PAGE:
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When I was a child, I didn’t imagine moving away. I loved our 1,100 square foot home, with its 1.5 bathrooms and thin walls. I didn’t dream of what I would do as an adult; I dreamed of making mud pies and climbing trees and biting into my mother’s delicious French toast. I dreamed of one more hour of sleep and play time with my Barbies. I dreamed of today, not tomorrow. Of Nashville, not anywhere else in the world.
The excitement of being alive, of moving, of playing with my friends, of boys, of pets and of my family kept me satisfied for so many years. There were no cell phones or computers; only books and toys and music. Television was reserved mostly for movies. I was a child in motion, and I accepted who I was, where I was – because it’s what had been chosen for me. I was living my life with imagination.
As we grow up, we choose our lives. We choose our careers, our lovers, our friends, our cities and our homes. Imagination doesn’t often rule our lives – “reality” takes its place. As we become parents, we marvel at our children’s lack of self awareness. How long will it last? How long can we protect them?
Sometimes being an adult equates with doing things we don’t want to do. In doing what’s stable, what’s safe, what’s expected. If you step off the beaten path, you are a risk taker. You are a dreamer. I like to think of it as living the life I’ve chosen for myself – I like to think of it as letting some part of that child I loved so much live just a little bit, every single day.
This past year, I have gotten things I’ve only dreamed about. I was told I could never afford the city; that I might never be a “real” writer. That I might not ever find that one person – that I might be better off alone. I am finally in a happy, amazing relationship. I live in the city I love. A career is budding. And yet? And yet… I find myself craving some version of that same simple life I had as a child; where the only tasks at hand are those in front of me – the ones I choose. Everyday, Alex and I joke: “Why can’t we get paid for loving each other? We do it so well.”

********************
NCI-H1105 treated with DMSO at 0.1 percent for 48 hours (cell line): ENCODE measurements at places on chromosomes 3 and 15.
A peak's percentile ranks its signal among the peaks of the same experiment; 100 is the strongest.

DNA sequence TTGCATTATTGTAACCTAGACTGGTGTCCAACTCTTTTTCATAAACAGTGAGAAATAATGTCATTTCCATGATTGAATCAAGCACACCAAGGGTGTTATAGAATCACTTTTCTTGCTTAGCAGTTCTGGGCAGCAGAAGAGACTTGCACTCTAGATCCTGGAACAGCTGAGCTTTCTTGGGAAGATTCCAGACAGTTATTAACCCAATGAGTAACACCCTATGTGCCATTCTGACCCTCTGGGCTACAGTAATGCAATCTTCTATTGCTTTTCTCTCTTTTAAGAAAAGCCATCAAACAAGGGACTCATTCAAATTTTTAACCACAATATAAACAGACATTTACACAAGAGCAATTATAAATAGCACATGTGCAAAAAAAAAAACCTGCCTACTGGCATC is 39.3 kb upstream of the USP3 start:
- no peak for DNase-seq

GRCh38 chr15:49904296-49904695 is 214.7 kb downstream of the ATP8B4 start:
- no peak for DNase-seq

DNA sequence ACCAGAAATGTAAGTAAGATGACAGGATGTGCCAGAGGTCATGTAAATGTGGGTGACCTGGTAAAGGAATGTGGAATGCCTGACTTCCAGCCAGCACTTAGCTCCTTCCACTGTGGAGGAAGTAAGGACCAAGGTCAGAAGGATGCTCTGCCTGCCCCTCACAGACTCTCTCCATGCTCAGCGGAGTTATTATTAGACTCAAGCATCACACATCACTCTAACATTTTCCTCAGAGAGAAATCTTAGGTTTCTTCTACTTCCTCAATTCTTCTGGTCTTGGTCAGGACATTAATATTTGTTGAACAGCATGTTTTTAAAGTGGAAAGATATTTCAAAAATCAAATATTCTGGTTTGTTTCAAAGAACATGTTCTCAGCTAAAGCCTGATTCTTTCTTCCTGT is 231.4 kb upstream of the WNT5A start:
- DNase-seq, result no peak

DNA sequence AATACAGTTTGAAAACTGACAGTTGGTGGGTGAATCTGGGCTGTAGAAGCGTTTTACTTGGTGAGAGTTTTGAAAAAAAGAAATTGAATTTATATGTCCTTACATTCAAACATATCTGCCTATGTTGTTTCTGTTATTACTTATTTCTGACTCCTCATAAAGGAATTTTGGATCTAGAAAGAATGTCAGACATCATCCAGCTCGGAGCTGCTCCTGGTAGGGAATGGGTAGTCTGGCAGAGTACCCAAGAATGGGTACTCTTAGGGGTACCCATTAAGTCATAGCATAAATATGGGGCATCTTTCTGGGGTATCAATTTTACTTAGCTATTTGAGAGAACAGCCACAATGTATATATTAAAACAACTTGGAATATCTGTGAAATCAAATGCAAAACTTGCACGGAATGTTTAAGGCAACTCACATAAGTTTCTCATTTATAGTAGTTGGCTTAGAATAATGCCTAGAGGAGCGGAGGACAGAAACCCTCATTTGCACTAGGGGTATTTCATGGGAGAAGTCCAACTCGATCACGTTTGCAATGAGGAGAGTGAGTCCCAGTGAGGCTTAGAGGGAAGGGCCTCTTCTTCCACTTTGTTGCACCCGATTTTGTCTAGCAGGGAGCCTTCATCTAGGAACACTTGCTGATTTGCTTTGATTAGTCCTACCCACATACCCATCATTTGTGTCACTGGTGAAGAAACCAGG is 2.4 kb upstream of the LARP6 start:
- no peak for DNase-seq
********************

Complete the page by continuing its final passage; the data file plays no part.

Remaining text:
I know part of being an adult is accepting responsibility, but I think sometimes we focus too much on the wrong responsibilities. There is still a responsibility to laugh, to love, to spend time with friends and to do what we love as well as paying bills, cleaning the house and taking our kids to school.
I have always felt I was supposed to lead an extraordinary life; I have always believed that I am the exception and not the rule. I have always believed in my abilities, but the more I put myself out there, the more I am forced to play a game I’m not sure I want to play.
I have to remember that society does not dictate what kind of life I have. Though society will pressure me into weighing a certain amount, having a stable job, a 401K, a mortgage, children, X amount of dollars in the bank, a car, nice clothes, etc. – these “things” aren’t what make me happy. The man beside me makes me happy; the sleepy yawn my puppy gives every morning as she cuddles beside me and takes a deep breath makes me happy. The daily conversation I have with my mother makes me happy; the look on a client’s face as they accomplish something they didn’t think they could makes me happy. Writing makes me happy. Making a difference brings me joy.
Whether I am in this great city of Chicago or in some small corner of the world, sipping coffee and pecking away on a typewriter, I will be happy. I will take risks. I will laugh. I will find a way to make a difference. I will accept change.
And I will enjoy every moment, because regardless of all the distractions and ups and downs, I am choosing my life.
It is not choosing me.
To read more about Rea Frey and why she is so Cheeky, please click here.